Sunday, May 12, 2013


Where driveway meets laneway I planted some Foxglove last year. Part of my 40 year plan to create  blooms all over the property and not just in garden beds. Over the years my hope is that they naturalize well beyond the initial five. 
I am thrilled to see that they are looking very healthy. 
 I have no idea if they bloomed last year because we had left the cottage by then, but I have my fingers crossed that with the later start this season that they might still be in bloom when we return in mid July.  
On the other side of the road I planted three Lupin last year and found two of them looking strong and healthy. Unfortunately we will definitely miss these blooms, but as long as someone sees them I will be happy. Here again the hope is that these will naturalize over time all along the roadside.

I have planted daffodils on the other side of the road, away from the water, to give us a reason to get up and into the woods in the spring before the bugs or the leaves are out.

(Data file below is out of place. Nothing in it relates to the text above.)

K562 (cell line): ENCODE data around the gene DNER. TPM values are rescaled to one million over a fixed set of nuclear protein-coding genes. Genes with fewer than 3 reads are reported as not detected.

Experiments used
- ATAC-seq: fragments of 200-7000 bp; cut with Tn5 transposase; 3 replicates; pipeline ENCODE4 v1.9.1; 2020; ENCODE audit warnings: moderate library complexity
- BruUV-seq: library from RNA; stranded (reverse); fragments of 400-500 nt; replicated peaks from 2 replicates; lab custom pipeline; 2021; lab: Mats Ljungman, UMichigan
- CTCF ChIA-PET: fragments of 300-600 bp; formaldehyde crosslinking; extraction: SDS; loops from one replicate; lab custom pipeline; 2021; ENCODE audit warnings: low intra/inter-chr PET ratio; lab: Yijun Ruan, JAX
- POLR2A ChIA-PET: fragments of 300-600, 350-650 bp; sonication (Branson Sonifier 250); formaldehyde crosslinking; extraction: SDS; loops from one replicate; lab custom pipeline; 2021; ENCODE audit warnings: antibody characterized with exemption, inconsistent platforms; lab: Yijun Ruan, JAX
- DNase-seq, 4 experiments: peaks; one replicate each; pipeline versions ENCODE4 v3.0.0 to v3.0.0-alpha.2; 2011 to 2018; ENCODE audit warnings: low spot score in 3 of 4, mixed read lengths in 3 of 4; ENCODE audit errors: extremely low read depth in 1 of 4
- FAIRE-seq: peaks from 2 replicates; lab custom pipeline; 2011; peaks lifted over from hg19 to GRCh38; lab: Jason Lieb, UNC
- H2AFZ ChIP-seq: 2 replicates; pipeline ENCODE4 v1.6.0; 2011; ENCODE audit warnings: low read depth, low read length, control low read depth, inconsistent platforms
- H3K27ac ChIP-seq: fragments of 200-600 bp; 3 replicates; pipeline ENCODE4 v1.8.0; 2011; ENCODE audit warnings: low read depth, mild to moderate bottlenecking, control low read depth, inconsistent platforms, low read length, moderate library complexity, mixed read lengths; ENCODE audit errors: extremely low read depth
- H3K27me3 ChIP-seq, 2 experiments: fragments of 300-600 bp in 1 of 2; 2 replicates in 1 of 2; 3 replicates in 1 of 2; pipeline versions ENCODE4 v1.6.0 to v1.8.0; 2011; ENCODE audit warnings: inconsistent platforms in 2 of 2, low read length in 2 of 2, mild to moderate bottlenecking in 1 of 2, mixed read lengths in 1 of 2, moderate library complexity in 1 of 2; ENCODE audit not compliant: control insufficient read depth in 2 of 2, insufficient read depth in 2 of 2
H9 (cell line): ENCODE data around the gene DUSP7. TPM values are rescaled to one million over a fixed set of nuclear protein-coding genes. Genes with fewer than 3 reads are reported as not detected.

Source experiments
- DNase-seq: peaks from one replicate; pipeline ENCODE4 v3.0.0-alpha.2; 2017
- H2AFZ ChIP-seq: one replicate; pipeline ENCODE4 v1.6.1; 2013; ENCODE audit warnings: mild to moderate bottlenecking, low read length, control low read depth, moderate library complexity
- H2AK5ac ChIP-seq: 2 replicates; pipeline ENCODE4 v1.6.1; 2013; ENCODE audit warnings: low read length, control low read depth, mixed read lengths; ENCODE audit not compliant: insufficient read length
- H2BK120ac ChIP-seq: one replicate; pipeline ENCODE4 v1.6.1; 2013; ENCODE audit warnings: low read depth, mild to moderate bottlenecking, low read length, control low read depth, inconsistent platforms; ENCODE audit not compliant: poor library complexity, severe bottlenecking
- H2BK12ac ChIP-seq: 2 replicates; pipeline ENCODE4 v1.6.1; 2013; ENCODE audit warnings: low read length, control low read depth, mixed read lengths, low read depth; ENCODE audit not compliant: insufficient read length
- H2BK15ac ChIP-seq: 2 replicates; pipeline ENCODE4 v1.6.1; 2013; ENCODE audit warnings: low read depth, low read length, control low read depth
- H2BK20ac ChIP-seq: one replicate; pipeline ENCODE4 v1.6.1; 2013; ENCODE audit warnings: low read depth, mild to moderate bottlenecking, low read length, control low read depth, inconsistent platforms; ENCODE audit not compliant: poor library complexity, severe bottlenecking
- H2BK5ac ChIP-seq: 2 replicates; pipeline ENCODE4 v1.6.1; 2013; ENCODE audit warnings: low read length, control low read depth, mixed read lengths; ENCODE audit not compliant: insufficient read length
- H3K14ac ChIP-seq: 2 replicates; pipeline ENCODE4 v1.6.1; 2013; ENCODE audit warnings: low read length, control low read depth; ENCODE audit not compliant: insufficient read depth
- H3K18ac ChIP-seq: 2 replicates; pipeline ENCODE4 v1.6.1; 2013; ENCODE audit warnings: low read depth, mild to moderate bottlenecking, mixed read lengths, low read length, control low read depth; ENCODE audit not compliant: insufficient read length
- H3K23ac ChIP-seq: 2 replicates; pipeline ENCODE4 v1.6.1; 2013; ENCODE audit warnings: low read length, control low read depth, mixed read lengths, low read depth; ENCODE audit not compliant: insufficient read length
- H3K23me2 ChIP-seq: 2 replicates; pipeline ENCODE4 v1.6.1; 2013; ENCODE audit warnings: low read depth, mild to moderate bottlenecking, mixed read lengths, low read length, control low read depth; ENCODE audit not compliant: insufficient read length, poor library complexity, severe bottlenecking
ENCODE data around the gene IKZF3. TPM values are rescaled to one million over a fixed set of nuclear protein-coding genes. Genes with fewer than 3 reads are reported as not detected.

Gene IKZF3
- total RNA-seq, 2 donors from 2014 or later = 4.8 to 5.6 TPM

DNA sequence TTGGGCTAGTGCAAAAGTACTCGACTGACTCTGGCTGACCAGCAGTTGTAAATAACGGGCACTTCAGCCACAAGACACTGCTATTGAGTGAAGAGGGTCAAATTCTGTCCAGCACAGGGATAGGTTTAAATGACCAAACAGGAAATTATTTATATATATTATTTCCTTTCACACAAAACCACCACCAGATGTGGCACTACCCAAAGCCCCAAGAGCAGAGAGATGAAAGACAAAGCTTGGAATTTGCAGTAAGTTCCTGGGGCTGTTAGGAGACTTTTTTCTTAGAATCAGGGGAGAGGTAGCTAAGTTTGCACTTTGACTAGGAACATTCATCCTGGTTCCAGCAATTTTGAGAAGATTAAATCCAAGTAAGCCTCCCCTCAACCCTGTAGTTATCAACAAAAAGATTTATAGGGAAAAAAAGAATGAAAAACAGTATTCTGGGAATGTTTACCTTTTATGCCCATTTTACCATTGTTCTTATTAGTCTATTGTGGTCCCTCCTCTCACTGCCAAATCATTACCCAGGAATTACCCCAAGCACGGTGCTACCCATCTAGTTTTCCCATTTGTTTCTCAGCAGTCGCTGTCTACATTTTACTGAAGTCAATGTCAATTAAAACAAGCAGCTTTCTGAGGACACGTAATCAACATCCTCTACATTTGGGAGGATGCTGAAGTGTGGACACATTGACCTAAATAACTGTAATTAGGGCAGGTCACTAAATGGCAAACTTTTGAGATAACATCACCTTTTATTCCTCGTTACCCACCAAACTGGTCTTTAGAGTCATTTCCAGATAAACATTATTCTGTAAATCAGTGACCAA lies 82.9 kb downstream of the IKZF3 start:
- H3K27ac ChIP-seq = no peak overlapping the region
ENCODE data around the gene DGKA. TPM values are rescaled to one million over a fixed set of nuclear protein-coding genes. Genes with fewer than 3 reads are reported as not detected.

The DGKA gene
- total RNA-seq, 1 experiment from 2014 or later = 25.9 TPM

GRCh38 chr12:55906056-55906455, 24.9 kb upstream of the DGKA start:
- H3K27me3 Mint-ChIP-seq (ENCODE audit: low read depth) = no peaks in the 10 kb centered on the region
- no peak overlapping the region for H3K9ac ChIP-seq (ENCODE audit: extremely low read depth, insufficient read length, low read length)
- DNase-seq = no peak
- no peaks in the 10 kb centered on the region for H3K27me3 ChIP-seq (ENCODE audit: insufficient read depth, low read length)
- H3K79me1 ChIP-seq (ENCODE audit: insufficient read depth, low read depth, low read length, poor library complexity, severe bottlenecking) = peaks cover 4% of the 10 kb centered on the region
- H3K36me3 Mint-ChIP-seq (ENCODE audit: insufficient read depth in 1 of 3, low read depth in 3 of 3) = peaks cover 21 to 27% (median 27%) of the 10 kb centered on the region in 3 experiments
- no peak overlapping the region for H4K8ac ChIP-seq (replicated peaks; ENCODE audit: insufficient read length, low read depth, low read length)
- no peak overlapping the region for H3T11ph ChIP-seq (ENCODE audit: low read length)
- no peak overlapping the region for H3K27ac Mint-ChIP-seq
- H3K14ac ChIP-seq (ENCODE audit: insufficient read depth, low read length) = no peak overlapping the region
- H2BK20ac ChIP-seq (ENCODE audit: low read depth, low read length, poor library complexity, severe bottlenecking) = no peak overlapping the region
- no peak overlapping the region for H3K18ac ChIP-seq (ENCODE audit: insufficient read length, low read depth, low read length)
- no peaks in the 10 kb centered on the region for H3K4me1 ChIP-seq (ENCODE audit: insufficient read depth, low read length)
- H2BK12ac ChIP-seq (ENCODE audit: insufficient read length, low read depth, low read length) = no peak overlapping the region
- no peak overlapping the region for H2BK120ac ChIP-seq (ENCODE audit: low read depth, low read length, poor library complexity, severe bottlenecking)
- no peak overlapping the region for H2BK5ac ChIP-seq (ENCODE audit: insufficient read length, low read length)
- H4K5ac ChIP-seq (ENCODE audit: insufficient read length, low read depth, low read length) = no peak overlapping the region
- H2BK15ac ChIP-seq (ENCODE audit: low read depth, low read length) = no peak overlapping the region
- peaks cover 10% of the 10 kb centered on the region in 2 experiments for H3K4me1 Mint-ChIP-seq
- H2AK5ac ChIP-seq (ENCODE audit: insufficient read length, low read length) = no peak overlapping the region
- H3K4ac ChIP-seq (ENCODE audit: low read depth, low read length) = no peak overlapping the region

The continuation of the dry creek bed up into the forest looked great and it did not even need raking! Next week there will be more daffs blooming on other side to highlight it, but even without them I still find it a nice subtle touch.

And the original lasagna garden that I cut corners on and have been curious about?
Despite the fact that it is completely under water at the moment there are signs of life.
I just cannot tell which of the Daisies, Viper's Bugloss or Chicory is coming back, so the suspense continues. 

At the base of the old broken tree I added a few Crocus and Siberian Squill and that clump on the right is a Chinese Wisteria. I hope it does not mind the cold bath. 

Amazingly these are actually growing under the frigid water and by the time the water dropped a few inches over the course of the weekend the Crocus were actually in bloom.

Nature finds a way.



  1. Lupine is great. It's nice that it is such an easily identifiable plant. If the leaves around them are think you should keep that rake out. More seeds reaching the soil = more lupine

    1. Great idea about raking around them. Unfortunately I will not be back in Ontario until mid July, but if the seed heads still have seeds I will make sure to collect and plant them. Wish me luck.

  2. You may be lucky enough to catch them. It's really neat to collect lupine seeds still in an unopened pod. You can hear them pop open once then they are ripe. I myself have had terrible luck establishing lupines, but I'm hoping some decide to finally take this year.

    1. Good luck with them. I am planting them in all three of my new garden beds - blue, red and white.


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